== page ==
To test the effect of antibodies on the FR and FI, one or both gametes were separately preincubated for 30 minutes in medium supplemented with GoH3 at 200 μg/ml or L16 at 50 μg/ml prior to IVF. Oocytes were then washed and sperm were diluted 1:100 into the final droplet containing the oocytes. To test fusion, oocytes were inseminated at a final sperm concentration of 105/ml for AT zona-free egg assay and 106/ml for cumulus-intact egg assay in a new drop of Whittingham's medium + 3% BSA with or without the antibody.

Sperm Immunolabeling and Fluorescence Microscopy

Freshly recovered or capacitated spermatozoa were washed in PBS containing 1% BSA, centrifuged at 600 g for 5 minutes and immediately fixed in 4% PFA in PBS-1% BSA at 4°C for 1 hour. After washing, the fixed spermatozoa were incubated in PBS with 20 μg/ml of rat anti-α6 or anti-β1 integrin subunits antibodies (GoH3 and MB1.2, respectively) for 1 hour and then with 10 μg/ml of Alexa Fluor® 594 (red) goat anti-rat IgG for 1 hour. Control immunofluorescent studies were performed using isotype (IgG2a) as primary antibody or Alexa Fluor® 594 goat anti-rat IgG alone.

Alexa Fluor® 594 labeled cells were submitted to the PSA-staining protocol for the sequential detection of integrin distribution and acrosomal status. Spermatozoa were treated for 30 minutes in 95% ethanol at 4°C, washed by centrifugation through PBS and stained with FITC-conjugated lectin PSA (25 μg/ml in PBS) for 10 minutes. After repeated washing with double distilled water, a drop of sperm suspension was smeared on slide, air-dried, mounted with Vectashield/DAPI and covered with a coverslip for analysis. Detection was performed using a Zeiss Axiophot epifluorescence microscope and images were digitally acquired with a camera (Coolpix 4500, Nikon).

Flow cytometry analysis of alpha6 and beta1 integrin subunits on mouse spermatozoa

Freshly recovered and capacitated sperm surface expression of α6 and β1 integrin subunits were evaluated using a FACScan flow cytometer (Becton Dickinson, San Jose, CA, USA) equipped with argon laser (power: 15 mW, wavelength: 488 nm). Flow cytometer was driven with the Cellquest software (Becton Dickinson). The staining procedure was the same as that used for immunofluorescence. Finally, sperm was kept in 1% PFA in PBS at 106 sperm/ml. For each sample, 5,000 cells were analyzed at a flow rate of 200–300 cells per second using FSC/FL1 (cell size/relative fluorescence) parameters. The fluorescence data were collected using the logarithmic amplifier. Autofluorescence of the sample was measured using sperm that were never exposed to antibodies and negative controls were performed with the isotype and second antibody or second antibody alone.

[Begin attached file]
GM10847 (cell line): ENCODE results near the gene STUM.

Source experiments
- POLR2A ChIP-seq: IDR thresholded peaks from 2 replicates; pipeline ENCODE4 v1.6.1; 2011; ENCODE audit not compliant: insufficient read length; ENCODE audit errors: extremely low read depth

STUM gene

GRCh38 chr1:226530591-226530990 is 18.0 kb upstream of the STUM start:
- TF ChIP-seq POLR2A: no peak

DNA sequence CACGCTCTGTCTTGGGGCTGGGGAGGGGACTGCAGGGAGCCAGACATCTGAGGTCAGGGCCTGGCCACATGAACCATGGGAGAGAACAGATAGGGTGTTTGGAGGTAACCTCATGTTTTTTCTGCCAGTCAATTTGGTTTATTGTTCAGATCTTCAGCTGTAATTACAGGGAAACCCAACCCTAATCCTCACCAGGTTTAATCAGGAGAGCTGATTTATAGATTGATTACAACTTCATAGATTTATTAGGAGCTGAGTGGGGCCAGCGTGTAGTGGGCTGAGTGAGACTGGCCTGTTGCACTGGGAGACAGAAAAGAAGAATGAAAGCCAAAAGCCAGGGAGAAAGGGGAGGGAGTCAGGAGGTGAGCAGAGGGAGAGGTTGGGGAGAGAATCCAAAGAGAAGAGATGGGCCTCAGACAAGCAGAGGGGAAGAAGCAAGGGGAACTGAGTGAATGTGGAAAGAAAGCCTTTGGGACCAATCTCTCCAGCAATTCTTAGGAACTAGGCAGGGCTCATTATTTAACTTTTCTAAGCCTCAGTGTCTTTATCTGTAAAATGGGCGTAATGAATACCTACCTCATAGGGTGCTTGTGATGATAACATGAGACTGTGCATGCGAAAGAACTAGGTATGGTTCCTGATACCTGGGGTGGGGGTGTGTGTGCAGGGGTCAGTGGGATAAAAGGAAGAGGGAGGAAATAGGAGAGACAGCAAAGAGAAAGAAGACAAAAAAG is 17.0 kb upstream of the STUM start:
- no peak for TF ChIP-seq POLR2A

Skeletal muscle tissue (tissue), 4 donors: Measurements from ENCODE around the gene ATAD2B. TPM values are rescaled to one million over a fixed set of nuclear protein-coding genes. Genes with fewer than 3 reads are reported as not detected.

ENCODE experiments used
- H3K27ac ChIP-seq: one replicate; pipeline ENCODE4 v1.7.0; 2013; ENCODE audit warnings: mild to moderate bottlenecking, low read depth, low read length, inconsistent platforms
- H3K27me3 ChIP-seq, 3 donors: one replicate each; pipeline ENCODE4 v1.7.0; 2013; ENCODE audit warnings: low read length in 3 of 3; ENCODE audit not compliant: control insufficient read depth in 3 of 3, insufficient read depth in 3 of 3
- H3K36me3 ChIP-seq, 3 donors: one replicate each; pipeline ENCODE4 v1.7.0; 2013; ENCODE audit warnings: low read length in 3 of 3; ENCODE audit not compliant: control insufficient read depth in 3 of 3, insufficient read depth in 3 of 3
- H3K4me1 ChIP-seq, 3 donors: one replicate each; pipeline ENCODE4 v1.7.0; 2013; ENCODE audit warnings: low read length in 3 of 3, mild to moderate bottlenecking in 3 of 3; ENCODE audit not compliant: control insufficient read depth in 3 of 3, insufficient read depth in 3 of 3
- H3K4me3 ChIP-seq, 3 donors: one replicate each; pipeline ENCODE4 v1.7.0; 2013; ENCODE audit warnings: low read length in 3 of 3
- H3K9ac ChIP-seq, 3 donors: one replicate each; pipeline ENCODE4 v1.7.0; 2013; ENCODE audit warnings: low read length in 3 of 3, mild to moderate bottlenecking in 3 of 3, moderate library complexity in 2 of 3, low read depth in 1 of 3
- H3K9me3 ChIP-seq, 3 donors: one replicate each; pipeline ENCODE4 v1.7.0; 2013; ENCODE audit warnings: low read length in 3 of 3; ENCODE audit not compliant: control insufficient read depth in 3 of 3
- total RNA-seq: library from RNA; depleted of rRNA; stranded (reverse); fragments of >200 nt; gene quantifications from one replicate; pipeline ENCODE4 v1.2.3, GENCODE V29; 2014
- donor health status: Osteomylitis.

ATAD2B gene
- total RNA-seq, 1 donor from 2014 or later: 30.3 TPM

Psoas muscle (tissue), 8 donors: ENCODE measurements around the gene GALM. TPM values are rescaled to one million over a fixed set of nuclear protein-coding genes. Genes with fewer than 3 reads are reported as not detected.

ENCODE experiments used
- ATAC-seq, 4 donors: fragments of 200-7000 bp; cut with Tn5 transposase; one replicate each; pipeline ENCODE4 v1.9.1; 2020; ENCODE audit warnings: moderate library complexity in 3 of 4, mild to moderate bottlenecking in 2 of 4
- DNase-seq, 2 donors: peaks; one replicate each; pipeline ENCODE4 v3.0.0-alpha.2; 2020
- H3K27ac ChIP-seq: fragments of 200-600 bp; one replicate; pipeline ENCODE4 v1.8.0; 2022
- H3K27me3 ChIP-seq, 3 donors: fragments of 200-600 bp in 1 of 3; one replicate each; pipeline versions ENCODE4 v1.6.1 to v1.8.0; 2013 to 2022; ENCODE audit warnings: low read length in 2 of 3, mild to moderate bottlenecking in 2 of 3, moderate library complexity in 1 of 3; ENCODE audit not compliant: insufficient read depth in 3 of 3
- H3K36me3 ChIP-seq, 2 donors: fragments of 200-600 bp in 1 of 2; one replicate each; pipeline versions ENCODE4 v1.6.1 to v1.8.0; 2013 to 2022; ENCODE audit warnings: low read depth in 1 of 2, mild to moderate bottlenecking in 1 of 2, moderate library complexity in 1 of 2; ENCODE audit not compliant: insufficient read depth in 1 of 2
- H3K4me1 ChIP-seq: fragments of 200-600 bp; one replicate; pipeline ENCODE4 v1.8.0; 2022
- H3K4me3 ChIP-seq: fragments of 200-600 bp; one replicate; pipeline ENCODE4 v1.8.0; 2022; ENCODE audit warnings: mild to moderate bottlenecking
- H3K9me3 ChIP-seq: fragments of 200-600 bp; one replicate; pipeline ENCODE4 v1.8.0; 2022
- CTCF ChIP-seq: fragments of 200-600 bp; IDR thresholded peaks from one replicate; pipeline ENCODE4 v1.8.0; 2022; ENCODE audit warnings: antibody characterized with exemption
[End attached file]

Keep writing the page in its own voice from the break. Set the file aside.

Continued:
Confocal analysis of indirect immunofluorescence oocyte staining

Immunodetection of the integrin subunits was carried out on ZP-intact and AT zona-free eggs. Oocytes were fixed in 2% PFA diluted in PBS-1% BSA for 20 minutes. For detection of the α6 or β1 integrin subunits, oocytes were incubated with the primary antibody GoH3 or MB1.2 (20 μg/ml each one) for 1 hour at room temperature (RT) and then with the suitable secondary antibodies for 1 hour at RT. Controls were prepared by replacing primary antibody by rat IgG2a isotype.

Oocytes were mounted in PBS 1× in Lab-Tek® chambers (Nalge Nunc International, Naperville, USA) and images were captured using a Leica TCS SP2 AOBS confocal microscope. Ninety oocytes sections were collected. The maximum projection function was then used to superimpose the different sections. Image analysis was performed using ImageJ free-software [27].

Western Blot analysis